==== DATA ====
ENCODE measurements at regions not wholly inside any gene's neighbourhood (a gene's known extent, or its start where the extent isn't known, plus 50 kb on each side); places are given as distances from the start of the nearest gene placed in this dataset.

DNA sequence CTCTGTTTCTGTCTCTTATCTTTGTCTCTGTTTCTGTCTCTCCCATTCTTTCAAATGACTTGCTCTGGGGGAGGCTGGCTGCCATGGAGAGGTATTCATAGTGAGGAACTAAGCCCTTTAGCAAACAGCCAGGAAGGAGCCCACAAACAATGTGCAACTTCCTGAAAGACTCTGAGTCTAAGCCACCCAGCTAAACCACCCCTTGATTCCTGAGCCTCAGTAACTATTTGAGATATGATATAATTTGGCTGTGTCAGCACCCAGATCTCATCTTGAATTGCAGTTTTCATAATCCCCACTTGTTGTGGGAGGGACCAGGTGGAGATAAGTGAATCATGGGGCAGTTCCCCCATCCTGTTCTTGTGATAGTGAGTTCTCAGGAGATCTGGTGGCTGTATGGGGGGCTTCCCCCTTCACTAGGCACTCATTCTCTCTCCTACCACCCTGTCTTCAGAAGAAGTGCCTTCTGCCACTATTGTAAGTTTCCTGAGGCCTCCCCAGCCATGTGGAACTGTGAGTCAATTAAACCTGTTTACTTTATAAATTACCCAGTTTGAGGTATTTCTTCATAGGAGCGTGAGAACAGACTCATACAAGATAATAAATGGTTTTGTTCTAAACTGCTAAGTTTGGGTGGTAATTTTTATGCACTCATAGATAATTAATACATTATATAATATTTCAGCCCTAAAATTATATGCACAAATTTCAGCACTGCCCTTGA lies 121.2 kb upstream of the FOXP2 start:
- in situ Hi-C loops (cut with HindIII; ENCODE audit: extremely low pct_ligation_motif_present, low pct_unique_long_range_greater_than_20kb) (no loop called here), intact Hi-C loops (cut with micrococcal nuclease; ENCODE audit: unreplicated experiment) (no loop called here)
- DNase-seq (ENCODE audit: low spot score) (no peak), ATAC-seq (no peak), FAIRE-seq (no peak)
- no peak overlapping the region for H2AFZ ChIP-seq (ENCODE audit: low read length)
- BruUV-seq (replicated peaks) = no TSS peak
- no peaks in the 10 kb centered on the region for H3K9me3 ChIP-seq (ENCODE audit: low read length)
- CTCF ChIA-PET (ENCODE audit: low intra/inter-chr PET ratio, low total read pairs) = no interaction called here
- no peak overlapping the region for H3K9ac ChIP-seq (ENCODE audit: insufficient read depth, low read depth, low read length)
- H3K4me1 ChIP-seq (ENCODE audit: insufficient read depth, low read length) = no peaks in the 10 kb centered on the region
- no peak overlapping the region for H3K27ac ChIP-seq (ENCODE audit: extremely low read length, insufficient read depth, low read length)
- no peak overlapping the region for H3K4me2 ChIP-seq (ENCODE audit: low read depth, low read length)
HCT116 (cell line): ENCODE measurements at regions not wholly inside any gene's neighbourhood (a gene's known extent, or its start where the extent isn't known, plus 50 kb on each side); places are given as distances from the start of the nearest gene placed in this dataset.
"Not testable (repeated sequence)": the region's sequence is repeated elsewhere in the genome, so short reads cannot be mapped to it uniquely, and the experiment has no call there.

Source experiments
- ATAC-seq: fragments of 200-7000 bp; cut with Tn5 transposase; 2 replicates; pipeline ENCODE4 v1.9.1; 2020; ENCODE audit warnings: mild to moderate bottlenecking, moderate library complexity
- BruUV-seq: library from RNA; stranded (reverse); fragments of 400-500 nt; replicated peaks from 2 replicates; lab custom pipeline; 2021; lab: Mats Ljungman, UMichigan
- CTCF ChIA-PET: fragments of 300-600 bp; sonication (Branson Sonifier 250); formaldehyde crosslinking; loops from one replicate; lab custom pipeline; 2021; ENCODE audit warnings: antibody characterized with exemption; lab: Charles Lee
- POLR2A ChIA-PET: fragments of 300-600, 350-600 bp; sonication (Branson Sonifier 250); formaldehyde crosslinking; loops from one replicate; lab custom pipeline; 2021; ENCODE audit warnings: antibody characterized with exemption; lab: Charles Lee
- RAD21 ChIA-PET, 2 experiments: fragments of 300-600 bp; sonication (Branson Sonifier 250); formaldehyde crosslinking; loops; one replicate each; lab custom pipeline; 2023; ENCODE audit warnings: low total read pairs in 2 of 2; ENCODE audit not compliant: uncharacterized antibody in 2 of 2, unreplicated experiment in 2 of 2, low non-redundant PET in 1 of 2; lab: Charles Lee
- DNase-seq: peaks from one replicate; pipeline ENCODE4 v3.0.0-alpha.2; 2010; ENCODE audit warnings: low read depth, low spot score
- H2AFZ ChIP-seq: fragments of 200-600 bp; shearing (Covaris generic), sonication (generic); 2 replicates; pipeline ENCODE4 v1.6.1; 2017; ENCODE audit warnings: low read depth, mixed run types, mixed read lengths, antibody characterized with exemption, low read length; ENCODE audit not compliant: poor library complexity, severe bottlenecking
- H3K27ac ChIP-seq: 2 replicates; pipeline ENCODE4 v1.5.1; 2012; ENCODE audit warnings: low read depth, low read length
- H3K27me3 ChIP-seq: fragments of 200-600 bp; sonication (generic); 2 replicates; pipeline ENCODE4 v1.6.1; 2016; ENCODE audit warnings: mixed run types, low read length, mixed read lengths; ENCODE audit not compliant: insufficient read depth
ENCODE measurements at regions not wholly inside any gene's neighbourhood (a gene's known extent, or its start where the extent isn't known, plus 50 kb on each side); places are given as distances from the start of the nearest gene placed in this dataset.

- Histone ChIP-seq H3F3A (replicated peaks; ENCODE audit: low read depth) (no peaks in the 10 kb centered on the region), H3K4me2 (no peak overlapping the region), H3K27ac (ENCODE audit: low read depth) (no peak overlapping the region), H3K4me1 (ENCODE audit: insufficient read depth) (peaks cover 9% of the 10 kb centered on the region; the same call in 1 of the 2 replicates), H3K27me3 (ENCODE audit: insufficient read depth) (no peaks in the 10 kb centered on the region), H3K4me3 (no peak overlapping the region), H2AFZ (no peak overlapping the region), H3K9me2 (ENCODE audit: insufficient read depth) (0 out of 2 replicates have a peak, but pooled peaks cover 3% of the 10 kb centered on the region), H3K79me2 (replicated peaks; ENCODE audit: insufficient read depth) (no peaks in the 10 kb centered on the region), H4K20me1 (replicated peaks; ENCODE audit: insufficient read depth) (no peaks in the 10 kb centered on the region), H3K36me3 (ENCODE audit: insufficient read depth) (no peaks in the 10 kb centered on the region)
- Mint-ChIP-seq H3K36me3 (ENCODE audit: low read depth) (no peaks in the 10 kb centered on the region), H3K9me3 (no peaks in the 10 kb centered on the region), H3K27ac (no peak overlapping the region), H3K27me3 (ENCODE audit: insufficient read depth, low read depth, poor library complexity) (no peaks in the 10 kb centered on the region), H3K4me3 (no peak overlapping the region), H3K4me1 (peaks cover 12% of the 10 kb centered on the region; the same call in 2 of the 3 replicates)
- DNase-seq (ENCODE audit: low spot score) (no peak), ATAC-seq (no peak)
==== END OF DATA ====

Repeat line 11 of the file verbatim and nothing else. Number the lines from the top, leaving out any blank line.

- no peak overlapping the region for H3K27ac ChIP-seq (ENCODE audit: extremely low read length, insufficient read depth, low read length)